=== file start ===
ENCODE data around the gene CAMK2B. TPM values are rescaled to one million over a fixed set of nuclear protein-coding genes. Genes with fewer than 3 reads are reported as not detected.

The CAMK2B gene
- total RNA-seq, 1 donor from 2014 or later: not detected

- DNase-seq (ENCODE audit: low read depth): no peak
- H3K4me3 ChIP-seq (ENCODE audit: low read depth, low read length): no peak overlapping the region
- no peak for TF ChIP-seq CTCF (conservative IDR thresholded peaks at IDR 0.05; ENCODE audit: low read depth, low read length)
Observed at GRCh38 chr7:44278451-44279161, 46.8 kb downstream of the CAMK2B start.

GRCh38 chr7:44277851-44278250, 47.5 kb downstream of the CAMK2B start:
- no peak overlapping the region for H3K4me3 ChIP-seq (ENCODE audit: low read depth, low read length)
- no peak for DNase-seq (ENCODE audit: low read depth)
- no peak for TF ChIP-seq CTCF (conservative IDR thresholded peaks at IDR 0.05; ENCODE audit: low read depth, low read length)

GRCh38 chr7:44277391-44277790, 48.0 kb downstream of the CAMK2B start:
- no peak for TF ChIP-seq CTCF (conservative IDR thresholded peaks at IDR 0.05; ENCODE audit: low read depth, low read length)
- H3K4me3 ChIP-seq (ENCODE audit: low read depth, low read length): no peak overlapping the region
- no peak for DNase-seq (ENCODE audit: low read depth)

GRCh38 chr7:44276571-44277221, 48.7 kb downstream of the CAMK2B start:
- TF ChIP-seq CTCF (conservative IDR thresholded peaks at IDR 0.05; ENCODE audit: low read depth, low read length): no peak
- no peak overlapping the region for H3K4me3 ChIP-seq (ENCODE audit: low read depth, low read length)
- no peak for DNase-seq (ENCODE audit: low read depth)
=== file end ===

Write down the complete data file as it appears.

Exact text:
ENCODE data around the gene CAMK2B. TPM values are rescaled to one million over a fixed set of nuclear protein-coding genes. Genes with fewer than 3 reads are reported as not detected.

The CAMK2B gene
- total RNA-seq, 1 donor from 2014 or later: not detected

- DNase-seq (ENCODE audit: low read depth): no peak
- H3K4me3 ChIP-seq (ENCODE audit: low read depth, low read length): no peak overlapping the region
- no peak for TF ChIP-seq CTCF (conservative IDR thresholded peaks at IDR 0.05; ENCODE audit: low read depth, low read length)
Observed at GRCh38 chr7:44278451-44279161, 46.8 kb downstream of the CAMK2B start.

GRCh38 chr7:44277851-44278250, 47.5 kb downstream of the CAMK2B start:
- no peak overlapping the region for H3K4me3 ChIP-seq (ENCODE audit: low read depth, low read length)
- no peak for DNase-seq (ENCODE audit: low read depth)
- no peak for TF ChIP-seq CTCF (conservative IDR thresholded peaks at IDR 0.05; ENCODE audit: low read depth, low read length)

GRCh38 chr7:44277391-44277790, 48.0 kb downstream of the CAMK2B start:
- no peak for TF ChIP-seq CTCF (conservative IDR thresholded peaks at IDR 0.05; ENCODE audit: low read depth, low read length)
- H3K4me3 ChIP-seq (ENCODE audit: low read depth, low read length): no peak overlapping the region
- no peak for DNase-seq (ENCODE audit: low read depth)

GRCh38 chr7:44276571-44277221, 48.7 kb downstream of the CAMK2B start:
- TF ChIP-seq CTCF (conservative IDR thresholded peaks at IDR 0.05; ENCODE audit: low read depth, low read length): no peak
- no peak overlapping the region for H3K4me3 ChIP-seq (ENCODE audit: low read depth, low read length)
- no peak for DNase-seq (ENCODE audit: low read depth)